Students are required to submit documentation of their work. Late submissions will be graded accordingly. Incomplete and/or failing grades will be given to any student who fails to submit a full set of required documents.

Documentation of all assignments and final project must be submitted to the instructor via Google Drive folder (link will be provided). This submission must include the following:

 1. Packaged InDesign file + PDF of final project board
 2. Photos of your final models, installations, prototypes, etc
 3. All files and requirements from previous assignments. 

File naming convention for Individuals | Course Name_Last Name_Assignment Number_Document Type

For example: ARC3020_Beaman_A01_CirculationDiagram

File naming convention for Teams or Groups | Course Name_Group Name or Number_Assignment Number_Document Type

For example: ARC3020_GroupA_A01_CirculationDiagram


Assignments and Discussion preparation are due at 3:30 pm on Wednesdays unless otherwise noted. 


Each week you will be asked to complete one step in a course project. These assignments will require you to use digital and mechanical technologies, and work both in groups and individually. Assignments are linked below.


Each week we you will be assigned a reading, film, tv episode, or other media to review, and prepare commentary on for class discussion. You will be expected to participate in seminar discussions, and present a working knowledge of the material covered. All readings and web-based content are provided via link to a PDF or website below. 

W 01 | Origins

Jan 18


  • Discuss/Present: Intro & Syllabus
  • Prometheus & Epimetheus
  • A01: Non-Human Bodies


  • film: Slavoj Zizek & Sophie FiennesThe Perverts Guide to Ideology - 'They Live",



W 02 | Humans

Jan 25


  • A02 | Mapped Bodies




W 03 | Structures

Wed | Feb 01


  • A03 | Virtualized Bodies




W 04 | Actants 

Wed | Feb 08


  • A04 | Anthropo-technical Assemblages - Part A




W 05 | Schemas

Wed | Feb 15


  •  A05 | Anthropo-technical Assemblages - Part B




W 06 | Objects

Wed | Feb 22


  •  A06 | Anthropo-technical Assemblages - Part C





W 07 | Embodiments

Wed | Mar 01


  •  A06 | Anthropo-technical Assemblages - Part C (cont.)




W 08 | Spring Break


W 09 | Cyborgs

Wed | Mar 15


  • A07 | Project Thesis - Part A




W 10 | Ethics

Wed | Mar 22


  • A08 | Project Thesis - Part B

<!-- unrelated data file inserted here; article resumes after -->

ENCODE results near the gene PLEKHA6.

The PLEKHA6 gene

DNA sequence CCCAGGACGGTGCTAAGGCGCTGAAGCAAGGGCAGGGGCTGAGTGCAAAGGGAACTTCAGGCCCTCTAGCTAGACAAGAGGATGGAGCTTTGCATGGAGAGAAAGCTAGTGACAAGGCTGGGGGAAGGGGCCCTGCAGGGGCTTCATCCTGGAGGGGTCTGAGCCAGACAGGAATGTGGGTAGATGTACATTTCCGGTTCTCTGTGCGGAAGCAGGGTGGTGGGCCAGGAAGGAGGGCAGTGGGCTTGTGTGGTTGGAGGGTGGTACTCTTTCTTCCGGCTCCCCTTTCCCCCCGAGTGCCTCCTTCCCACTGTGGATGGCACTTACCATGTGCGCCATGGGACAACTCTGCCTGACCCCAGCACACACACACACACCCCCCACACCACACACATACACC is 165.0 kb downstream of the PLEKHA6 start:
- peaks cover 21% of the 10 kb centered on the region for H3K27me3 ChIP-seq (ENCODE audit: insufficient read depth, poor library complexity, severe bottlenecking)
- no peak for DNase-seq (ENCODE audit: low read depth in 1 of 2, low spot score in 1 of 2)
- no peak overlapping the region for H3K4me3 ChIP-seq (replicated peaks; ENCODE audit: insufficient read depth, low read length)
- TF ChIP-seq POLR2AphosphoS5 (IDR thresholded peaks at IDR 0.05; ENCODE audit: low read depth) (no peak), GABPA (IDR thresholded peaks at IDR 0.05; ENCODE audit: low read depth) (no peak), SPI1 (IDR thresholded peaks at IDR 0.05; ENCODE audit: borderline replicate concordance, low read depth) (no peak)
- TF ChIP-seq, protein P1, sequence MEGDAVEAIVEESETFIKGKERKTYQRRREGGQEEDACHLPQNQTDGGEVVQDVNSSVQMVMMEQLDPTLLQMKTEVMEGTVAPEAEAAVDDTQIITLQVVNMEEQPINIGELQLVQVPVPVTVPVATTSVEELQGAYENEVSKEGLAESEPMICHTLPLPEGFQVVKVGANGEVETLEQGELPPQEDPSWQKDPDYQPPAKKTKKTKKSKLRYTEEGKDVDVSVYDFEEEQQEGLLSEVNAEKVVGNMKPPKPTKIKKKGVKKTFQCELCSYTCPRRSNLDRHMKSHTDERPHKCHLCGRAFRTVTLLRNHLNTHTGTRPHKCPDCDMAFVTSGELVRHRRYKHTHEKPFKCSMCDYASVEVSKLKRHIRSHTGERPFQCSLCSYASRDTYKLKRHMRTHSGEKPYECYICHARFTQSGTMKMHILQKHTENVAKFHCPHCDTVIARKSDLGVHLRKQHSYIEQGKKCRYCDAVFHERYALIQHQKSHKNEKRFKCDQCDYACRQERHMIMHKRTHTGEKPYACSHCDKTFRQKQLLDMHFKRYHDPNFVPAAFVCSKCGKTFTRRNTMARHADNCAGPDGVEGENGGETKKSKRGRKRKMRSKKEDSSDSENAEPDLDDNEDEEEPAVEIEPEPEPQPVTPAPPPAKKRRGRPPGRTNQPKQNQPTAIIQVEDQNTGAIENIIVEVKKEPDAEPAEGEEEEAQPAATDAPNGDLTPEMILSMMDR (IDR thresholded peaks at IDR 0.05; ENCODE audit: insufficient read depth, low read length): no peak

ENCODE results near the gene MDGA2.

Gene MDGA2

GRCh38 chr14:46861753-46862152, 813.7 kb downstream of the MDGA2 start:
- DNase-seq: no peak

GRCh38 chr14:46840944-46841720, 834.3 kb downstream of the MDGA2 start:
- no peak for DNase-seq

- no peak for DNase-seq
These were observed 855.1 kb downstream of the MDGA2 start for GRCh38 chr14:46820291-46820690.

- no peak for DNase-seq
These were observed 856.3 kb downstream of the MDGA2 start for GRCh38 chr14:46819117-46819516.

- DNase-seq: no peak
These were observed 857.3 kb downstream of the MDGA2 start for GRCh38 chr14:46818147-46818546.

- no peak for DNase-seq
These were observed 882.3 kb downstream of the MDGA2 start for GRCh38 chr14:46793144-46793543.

• Podcast: Kate Darling Interview: "Waking Up" w/ Sam Harris
  • tv: WestWorld (2016), Season 01, Episode 01





W 11 | Post-Humans

Wed | Mar 29


  • A09 | Prototypes 01





W 12 | Machines

Wed | Apr 05


  • A10 | Prototypes 02


  • film: Ex Machina
  • text: Felix Guattari: Chaosmosis, Ch 02: 




W 13 | Accomplices


  • A11 | Prototypes 03





W 14 | Cognitions

Wed | Apr 19


  • Project Review


  • text: John Searle: Minds, Brains & Computers
  • text:  Steven Shaviro: Discognition, Introduction





W 15 | Project Updates

Wed | Apr 26


  • Project Presentation Rehersal



W 16 | Final Review



  • Final Project Presentation 



For most of the assignments this semester you will be working in groups. This includes individual work, which may rely on others for assistannce, testing, and feedback. 


  • Cathrine Smith
  • David Cavillo
  • Tyler Woods
  • Liz Camuti


  • Austin Edwards
  • Josh Cruz
  • Weiyu Liu (vivi)


  • Ziggy Chen
  • Jinguang Xie
  • Freda Nan 


  • Freda Nan Zehui Li
  • Zihao Zhang
  • Yunni Dan


Assignments are assigned each week unless otherwise noted. Each assignment builds on the previous to create a semester long research + design project. Assignments are due and must be submitted online through our course Google Drive at the start of class on the indicated due date. 

- Always document & cite where you get all information - 

A01 | Non-Human Relations

(Individual Work) | Due: 01.25.16 


  1. Over the course of 24 hours list every non-human entity that you engage. 
  2. Determine which are "technological" and which are not. Define what "technological" means in your determination.
  3. Compile a list of "technological" non-humans into a Google Spread Sheet
  4. In separate cells rate the following for each entity. Use a 1 (lowest) - 5 (highest) scale
    • Dependence
    • Autonomy
    • Mediation
    • Fitness
    • Spatiality

A02 | Quantified Bodies

(Individual & Group Work) | Due: Feb. 01. 2017